Adventure Riding is usually done on bikes of 650cc and above, and when riding big adventure bikes such as the BMW R1200Gs or KTM 1090 Adventure R, most riders prefer dirt and gravel roads, avoiding most single-track trails. Why would you want to handicap yourself with a bigger heavier bike?
Adventure bikes are much better for multi-day trips- they are more comfortable, able to maintain highway speeds with ease, carry all the luggage you need for a trip, etc. Today there are road/trail systems that have been developed for those who want to travel the country on dirt and gravel roads. Best known is the Trans America Trail (TAT)- ten states and 4200 miles of mostly dirt and gravel roads from coast to coast. There is also the Maine Adventure Trail from Tennessee to Maine, Kentucky Adventure Trail, etc.
There is considerable overlap between dual-sport and adventure riding and the bikes themselves. For example, on the TAT, there are both lengthy paved sections that would be tedious on a smaller bike and scattered sections of mud, steep grades, rocks and sand that are an extreme challenge for bigger bikes.
Likewise, there are bikes that overlap Dual-Sport and Adventure capabilities, such as the Husqvarna 701 enduro with 700cc, 67 hp and 340 pounds, and the Triumph Tiger 800 XC with 800cc, 94hp and 470 pounds. These bikes can be ridden in very rough terrain yet be comfortable and haul luggage long distances on the highway.
Adventure Bikes for Sport-Touring
Some are surprised to find that the BMW R1200GS is not only one of the most popular big adventure bikes, but a very popular sport-touring bike as well. There are a number of reasons for this. Current models have about 125 horsepower, plenty for a sport-touring bike. Curb weight is low for a road bike- 525-550 pounds depending how it’s equipped. Suspension has long travel and very sophisticated damping, offering excellent handling, control and comfort.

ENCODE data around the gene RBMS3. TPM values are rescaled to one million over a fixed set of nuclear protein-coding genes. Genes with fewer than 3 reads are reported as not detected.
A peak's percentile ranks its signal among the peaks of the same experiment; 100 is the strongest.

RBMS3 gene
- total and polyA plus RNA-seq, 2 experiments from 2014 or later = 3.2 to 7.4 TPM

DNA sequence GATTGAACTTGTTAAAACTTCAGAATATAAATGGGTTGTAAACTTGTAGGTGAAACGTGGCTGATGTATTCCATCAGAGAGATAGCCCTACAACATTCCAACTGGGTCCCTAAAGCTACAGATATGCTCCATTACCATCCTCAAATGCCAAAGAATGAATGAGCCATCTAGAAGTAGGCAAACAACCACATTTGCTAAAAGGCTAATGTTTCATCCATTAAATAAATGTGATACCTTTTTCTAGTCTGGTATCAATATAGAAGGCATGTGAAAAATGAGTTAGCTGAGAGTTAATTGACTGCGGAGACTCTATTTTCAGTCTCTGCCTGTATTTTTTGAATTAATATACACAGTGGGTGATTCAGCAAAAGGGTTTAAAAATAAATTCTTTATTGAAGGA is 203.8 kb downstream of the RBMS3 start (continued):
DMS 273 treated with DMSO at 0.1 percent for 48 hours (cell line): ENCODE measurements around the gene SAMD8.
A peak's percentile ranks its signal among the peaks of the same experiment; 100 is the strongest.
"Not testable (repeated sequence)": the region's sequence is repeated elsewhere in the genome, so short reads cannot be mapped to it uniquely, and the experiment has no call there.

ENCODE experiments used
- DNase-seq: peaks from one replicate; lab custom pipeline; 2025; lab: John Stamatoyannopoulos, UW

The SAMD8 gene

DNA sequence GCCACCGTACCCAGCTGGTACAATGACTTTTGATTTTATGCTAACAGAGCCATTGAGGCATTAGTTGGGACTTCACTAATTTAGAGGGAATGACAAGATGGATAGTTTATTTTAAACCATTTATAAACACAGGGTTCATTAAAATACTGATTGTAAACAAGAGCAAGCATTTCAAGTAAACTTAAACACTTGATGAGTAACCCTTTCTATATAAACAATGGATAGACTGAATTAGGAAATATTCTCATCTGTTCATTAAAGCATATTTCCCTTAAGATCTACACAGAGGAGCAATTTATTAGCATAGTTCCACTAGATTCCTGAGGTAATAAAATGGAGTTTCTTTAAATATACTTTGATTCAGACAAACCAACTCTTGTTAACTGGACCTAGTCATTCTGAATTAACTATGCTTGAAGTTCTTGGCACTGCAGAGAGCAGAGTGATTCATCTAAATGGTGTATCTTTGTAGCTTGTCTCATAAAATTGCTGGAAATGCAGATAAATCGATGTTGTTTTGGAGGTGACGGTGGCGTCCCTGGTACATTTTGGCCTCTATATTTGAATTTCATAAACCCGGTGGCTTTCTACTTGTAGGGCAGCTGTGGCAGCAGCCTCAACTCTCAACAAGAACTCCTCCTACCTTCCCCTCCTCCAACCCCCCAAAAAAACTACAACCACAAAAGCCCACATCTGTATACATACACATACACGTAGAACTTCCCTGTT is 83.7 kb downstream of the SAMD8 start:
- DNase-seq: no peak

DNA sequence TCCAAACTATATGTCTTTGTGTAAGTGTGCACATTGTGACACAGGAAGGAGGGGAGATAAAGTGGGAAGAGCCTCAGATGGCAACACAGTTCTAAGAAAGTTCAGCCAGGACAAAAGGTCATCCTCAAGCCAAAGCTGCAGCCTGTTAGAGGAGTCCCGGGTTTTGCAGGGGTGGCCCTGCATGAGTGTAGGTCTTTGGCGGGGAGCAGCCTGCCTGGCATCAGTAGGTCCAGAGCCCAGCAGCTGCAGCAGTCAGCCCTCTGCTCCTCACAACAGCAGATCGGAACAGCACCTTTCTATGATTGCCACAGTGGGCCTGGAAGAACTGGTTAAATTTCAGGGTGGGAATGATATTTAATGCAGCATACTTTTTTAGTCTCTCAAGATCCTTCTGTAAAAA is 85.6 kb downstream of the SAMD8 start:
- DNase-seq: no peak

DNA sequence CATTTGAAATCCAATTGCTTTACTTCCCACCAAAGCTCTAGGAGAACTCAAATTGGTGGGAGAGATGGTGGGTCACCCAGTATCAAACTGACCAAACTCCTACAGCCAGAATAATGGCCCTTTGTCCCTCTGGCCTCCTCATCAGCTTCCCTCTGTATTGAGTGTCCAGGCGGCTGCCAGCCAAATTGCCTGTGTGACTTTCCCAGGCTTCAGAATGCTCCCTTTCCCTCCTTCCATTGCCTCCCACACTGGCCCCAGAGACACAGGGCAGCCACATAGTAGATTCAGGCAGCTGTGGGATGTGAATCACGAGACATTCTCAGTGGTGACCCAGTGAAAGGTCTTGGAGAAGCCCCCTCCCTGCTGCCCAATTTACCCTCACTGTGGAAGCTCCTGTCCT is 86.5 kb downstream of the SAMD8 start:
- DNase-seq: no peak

Handlebars are wide with an easy reach, enabling a comfortable upright riding position. There is an adjustable windshield and many accessories to provide whatever one desires for wind protection and comfort. The result is a very responsive bike for the twisties plus solid comfort for grinding out the miles on highways.
The Suzuki 650 V-Strom is another example- it’s a sport-touring bike that a lot of riders like to use as an Adventure bike. It has two full-sized headlights, a decent fairing and windshield, good fuel capacity, and more. Add a skid plate and change the tires and you get a road bike that is light and has enough suspension to be used quite effectively as an Adventure bike.
All The Gear All The Time – ATGATT!
I recommend full riding gear at all times, but for adventure and especially dual-sport riding, it’s even more important. A full-face helmet (can be a dirt-bike style that permits use of goggles if you like), rugged pants with knee and hip pads, and a jacket with armor in elbows, shoulders and back should be considered the minimum.
What about boots? They deserve special attention. When riding off road, your feet are in much more danger from rocks, tree stumps and other hazards. Don’t settle for anything less than an MX or adventure boot that’s at least 12 inches tall and fully armored with reinforced ankles. Boots are not the place to save a few dollars!
Adventure ride coming up in southeast Ohio
If you’d like to try an easy adventure ride for your yourself, be sure to join us at the MSTA Fly-By Week in Marietta, Ohio, August 20-26. We have a brand-new adventure route suitable for both dual-sport and adventure bikes- 160 miles of fun on dirt and gravel roads in southeast Ohio.